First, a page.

The part of coldness that's biting and not agreeable is the part that Seattle band Minus the Bear feels the most kinship with. It's a brotherhood pact that the group has formed with the bitter numbness of stiff Northern winds and whiteness that reduces most pious people into believers that there's no one out there looking out for any of us any more than they might be looking out for the slow-footed bunny rabbits and squirrels attempting to cross busy intersections. They take some of that nippy air in as if they were bringing some filtered tobacco smoke into their mouth and exhale it out with a calm release. The band just put out a new release entitled They Make Beer Commercials Like This and what that must mean is that there are supposed to be women and men tossing clever come-ons and pick-up lines to other men and women and there is supposed to be a general willingness by the majority of the male characters to lose all sensibility and tact to get their hands on the golden beers that they have so valiantly earned during a rough week and a hard day.
That would explain most beer commercials, but it doesn't have much bearing on the band's inner core. Here we are to offer a spoiler that Minus the Bear doesn't remind anyone of a beer commercial. They remind us of flowerbeds right around November and December, when they've already been mommies and sped forward to become empty nests in a short matter of months. They've felt the powerful surge of blooming birth and then had the pain of losing their children and themselves in that same piece of lifetime. Though if those flowers and plants are perennials, they're coming back and all of it is just the accepted nature of flora. It's a beautiful circle of life and yet, there those slightly dulled brown plots of fertile land sit, patiently waiting when they can get another chance to get green again and feel the dirty rain water soaking up through their root systems.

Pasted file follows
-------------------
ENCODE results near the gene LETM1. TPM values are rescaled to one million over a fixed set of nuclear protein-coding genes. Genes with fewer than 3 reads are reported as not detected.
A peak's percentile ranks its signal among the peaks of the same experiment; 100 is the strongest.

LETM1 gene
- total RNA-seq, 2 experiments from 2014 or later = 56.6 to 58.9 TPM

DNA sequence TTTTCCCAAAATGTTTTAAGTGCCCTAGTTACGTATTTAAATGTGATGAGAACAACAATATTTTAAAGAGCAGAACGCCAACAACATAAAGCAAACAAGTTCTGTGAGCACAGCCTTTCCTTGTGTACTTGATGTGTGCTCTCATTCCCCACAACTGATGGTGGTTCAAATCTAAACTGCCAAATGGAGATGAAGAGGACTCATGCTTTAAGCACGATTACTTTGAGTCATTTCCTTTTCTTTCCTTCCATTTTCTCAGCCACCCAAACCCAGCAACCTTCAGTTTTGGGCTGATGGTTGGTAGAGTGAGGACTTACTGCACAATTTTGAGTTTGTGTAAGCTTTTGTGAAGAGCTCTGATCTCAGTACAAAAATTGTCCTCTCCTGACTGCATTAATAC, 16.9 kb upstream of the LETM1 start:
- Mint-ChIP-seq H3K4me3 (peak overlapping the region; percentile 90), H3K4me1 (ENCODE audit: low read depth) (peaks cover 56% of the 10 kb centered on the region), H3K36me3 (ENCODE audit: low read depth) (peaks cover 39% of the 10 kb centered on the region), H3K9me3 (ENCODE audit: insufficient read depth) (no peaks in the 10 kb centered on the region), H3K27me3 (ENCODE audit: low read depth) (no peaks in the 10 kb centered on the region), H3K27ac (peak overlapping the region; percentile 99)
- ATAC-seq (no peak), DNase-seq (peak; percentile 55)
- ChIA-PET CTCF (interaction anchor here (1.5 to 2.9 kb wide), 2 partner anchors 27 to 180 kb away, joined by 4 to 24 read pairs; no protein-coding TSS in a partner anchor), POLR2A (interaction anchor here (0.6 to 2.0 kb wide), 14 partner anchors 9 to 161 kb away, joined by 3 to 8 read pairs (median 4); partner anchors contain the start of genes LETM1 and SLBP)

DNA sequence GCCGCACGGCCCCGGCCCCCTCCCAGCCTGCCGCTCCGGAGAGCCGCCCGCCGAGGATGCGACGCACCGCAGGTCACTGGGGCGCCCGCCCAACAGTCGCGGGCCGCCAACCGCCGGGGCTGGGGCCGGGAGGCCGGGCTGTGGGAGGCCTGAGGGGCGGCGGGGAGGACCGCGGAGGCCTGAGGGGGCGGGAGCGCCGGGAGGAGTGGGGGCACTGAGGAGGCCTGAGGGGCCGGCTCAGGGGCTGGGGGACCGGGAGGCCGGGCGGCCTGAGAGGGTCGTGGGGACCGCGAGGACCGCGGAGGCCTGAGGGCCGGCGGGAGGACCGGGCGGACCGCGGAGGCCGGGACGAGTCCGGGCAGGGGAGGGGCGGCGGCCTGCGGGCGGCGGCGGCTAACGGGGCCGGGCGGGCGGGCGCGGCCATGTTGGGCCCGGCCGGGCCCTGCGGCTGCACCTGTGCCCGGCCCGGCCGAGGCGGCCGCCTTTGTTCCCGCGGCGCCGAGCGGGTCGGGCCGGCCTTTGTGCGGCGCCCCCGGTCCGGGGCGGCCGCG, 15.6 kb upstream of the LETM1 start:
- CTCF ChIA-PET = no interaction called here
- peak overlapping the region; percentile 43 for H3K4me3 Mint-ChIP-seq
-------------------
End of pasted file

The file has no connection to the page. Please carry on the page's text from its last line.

The acoustic versions of four songs from Planet of Ice that the band recorded here in Rock Island are slow burners that are as treated and ready to take a dip in as a wading pool sitting out on a July afternoon for five hours. They've somehow found a way to join the barrenness of cold weather and a sense of not just a thaw, but a complete meltdown that will still take a while to happen. It's like pulling up a lawn chair, having a little tailgate of little weenies, Tostitos and salsa and grape Fanta while watching those royal blue polar ice caps globally warm their ways into more ocean.
The sounds of the processions that the band makes are those of galloping sherbet meanderings and plush tones that go a long way in creating their mood, which is engaging in its usually unfamiliar wrapping paper. Jake Snider's vocals carry a scary ease to them that makes them stern and comforting as if they were written into a get well card, accompanying with some sleeping pills and an empathizing tonality. He helps make the landscape feel like a room that just seconds earlier was a bustling party scene - with streamers butterflying along the ceiling, the keg tap still warm from hands pressing on it and the coats still lying silently on the bed for the ride home. Seen now, it's just been left as if a bust had happened. Nothing's been cleaned up. It's just as is and a bedroom that once held two lovers is the same way, with a lump of still tepid covers lying on the mattress, but the people they were for are long gone, torn out of the scene.